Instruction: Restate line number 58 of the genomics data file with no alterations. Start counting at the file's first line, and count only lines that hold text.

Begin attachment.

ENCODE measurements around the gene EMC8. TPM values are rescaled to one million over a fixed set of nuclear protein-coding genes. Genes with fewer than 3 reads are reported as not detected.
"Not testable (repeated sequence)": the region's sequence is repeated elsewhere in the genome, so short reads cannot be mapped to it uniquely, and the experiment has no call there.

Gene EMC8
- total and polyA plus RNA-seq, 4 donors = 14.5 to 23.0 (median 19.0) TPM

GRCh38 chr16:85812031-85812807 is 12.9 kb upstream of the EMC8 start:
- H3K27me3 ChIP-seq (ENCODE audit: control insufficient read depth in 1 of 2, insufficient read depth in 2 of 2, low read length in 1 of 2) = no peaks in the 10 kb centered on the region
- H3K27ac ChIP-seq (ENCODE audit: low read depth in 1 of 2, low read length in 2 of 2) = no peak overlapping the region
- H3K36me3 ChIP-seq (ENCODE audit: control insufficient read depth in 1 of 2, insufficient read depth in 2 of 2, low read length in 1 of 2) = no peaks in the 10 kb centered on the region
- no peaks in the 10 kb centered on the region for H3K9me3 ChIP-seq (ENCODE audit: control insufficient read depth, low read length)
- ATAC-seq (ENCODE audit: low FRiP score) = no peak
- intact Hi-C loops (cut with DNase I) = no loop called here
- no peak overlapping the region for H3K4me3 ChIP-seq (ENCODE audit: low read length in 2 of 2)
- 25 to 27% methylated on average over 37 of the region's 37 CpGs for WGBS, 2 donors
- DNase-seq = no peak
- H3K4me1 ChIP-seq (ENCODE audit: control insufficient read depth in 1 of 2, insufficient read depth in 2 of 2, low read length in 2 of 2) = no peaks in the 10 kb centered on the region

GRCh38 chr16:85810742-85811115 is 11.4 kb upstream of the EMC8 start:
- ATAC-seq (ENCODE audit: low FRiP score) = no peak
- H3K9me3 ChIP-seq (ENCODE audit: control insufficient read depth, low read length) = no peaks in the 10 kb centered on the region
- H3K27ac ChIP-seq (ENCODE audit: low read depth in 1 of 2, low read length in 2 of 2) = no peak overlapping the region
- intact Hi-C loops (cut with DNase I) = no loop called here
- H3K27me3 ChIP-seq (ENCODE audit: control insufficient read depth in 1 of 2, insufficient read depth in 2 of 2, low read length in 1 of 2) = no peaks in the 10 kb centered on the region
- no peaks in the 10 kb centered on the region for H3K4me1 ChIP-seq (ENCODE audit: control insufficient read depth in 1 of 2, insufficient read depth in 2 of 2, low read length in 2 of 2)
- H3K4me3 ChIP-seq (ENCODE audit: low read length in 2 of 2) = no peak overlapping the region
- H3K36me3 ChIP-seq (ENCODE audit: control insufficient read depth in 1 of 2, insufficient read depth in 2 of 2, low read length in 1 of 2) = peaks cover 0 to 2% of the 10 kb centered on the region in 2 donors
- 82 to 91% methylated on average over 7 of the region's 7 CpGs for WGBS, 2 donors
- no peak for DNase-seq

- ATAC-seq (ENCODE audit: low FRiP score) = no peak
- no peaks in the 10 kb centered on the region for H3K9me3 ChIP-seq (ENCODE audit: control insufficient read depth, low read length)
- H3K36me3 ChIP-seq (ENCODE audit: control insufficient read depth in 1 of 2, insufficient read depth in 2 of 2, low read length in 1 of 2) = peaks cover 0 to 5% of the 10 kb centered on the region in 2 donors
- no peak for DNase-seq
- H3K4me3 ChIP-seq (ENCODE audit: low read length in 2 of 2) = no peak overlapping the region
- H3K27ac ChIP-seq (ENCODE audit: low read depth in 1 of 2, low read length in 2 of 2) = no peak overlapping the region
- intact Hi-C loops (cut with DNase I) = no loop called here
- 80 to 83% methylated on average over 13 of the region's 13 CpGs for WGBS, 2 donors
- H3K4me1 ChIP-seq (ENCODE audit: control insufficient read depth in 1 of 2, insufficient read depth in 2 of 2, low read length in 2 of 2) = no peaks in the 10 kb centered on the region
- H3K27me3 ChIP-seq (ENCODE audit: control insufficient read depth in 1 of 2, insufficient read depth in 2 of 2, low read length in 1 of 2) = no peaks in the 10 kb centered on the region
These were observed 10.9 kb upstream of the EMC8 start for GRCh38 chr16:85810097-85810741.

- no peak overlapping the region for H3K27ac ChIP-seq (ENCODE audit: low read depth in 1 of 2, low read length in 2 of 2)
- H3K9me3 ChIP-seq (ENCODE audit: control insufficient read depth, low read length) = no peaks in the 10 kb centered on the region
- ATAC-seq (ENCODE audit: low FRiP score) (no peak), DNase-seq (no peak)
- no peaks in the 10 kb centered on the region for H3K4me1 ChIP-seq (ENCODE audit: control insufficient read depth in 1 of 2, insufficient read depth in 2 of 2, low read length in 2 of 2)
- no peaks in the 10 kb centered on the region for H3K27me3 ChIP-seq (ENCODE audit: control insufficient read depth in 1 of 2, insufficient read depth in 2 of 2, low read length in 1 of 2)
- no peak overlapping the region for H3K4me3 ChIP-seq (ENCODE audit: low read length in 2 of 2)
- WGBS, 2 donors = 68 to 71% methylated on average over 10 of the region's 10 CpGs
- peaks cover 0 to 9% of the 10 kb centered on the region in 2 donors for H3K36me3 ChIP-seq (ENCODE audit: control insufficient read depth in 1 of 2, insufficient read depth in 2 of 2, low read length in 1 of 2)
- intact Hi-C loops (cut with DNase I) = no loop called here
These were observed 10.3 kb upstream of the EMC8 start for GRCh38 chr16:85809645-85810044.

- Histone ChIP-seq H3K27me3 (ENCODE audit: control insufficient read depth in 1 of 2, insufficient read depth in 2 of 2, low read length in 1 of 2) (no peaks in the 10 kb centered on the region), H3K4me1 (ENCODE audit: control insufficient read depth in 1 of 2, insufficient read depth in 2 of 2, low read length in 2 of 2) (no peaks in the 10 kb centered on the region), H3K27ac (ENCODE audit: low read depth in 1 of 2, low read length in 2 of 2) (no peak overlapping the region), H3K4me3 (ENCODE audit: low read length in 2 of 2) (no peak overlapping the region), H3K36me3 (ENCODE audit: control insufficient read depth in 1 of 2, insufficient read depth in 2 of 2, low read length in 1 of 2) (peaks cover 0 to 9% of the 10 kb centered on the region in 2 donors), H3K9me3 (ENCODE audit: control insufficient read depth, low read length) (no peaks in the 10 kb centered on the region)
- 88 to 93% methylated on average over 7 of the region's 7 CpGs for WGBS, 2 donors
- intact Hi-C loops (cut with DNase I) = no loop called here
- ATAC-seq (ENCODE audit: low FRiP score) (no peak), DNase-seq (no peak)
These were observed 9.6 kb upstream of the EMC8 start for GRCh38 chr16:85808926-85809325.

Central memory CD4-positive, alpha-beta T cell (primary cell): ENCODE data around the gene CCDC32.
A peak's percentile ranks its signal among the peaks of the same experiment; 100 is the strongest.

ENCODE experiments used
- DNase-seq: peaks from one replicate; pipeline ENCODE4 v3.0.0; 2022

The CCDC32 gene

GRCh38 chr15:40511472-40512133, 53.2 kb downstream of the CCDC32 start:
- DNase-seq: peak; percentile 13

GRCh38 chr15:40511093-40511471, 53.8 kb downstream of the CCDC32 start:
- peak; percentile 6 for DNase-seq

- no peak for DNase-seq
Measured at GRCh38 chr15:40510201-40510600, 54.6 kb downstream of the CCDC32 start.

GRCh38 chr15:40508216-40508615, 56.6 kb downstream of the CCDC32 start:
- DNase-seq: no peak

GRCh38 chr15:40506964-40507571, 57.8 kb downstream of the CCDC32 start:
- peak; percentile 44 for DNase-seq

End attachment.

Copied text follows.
GRCh38 chr15:40511472-40512133, 53.2 kb downstream of the CCDC32 start: